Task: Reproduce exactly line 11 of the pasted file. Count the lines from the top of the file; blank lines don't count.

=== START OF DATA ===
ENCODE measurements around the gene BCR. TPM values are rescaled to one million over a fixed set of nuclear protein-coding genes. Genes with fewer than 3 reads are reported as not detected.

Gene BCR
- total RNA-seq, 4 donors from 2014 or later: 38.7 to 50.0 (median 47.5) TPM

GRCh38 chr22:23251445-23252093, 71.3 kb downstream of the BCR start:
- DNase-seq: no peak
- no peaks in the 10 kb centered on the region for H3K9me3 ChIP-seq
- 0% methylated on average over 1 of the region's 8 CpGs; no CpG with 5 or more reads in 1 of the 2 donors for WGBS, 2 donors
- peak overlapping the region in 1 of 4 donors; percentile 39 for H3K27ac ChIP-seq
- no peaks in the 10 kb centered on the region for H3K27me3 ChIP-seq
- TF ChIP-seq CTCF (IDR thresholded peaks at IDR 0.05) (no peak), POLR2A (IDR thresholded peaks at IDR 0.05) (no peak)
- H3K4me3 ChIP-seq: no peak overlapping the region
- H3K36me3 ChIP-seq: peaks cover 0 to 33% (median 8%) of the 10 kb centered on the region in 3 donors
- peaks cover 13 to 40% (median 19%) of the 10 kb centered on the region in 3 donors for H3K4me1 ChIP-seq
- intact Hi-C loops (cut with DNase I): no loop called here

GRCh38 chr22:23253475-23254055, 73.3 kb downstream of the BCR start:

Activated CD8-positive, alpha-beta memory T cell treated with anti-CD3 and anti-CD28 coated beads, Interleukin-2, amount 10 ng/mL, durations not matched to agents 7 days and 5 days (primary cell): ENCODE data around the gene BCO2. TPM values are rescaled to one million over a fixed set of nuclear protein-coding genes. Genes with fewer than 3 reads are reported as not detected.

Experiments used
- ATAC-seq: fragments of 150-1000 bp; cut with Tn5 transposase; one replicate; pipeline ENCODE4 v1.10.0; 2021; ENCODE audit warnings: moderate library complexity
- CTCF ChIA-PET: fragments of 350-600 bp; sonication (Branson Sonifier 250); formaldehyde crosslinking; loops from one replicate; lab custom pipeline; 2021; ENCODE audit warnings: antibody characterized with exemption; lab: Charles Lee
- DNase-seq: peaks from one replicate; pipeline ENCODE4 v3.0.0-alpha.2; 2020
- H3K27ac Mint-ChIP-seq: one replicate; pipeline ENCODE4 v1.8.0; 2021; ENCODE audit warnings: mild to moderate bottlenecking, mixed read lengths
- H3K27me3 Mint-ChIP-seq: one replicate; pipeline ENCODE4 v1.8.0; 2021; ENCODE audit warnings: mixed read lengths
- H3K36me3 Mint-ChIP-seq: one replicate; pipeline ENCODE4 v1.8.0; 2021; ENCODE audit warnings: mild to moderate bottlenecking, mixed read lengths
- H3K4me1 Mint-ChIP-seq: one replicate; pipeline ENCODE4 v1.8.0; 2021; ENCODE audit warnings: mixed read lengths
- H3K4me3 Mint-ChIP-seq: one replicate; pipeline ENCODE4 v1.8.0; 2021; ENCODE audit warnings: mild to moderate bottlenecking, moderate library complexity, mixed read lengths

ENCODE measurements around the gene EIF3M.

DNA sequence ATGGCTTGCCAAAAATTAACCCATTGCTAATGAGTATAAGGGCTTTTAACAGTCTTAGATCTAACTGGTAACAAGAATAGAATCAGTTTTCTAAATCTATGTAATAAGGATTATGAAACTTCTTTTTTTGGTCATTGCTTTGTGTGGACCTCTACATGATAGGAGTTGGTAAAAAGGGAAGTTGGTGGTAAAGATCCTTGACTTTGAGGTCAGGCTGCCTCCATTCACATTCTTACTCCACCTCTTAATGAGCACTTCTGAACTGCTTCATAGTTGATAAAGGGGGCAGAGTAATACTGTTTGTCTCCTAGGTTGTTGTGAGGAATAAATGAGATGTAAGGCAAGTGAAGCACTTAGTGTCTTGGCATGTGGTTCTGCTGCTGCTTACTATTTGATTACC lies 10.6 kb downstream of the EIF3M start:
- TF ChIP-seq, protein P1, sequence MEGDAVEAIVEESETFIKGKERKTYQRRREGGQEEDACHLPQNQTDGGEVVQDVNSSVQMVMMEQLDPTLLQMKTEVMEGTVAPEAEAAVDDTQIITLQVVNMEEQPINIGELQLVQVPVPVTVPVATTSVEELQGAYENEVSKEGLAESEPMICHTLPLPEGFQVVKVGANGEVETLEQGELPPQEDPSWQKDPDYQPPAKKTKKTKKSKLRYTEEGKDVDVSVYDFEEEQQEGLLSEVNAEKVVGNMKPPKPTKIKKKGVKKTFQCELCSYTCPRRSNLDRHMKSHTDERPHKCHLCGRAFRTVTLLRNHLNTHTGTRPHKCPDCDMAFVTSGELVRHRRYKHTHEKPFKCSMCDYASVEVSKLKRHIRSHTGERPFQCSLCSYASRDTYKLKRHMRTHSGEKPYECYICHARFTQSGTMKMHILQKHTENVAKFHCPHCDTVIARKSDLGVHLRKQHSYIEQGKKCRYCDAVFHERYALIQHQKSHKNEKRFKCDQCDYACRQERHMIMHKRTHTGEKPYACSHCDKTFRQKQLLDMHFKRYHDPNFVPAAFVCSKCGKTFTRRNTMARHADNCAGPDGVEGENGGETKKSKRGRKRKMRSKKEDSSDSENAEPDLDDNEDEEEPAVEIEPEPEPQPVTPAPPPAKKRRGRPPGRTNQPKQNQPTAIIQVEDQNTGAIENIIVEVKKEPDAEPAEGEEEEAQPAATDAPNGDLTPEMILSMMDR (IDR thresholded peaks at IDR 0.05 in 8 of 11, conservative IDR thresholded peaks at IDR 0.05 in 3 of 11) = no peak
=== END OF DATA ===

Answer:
- H3K4me3 ChIP-seq: no peak overlapping the region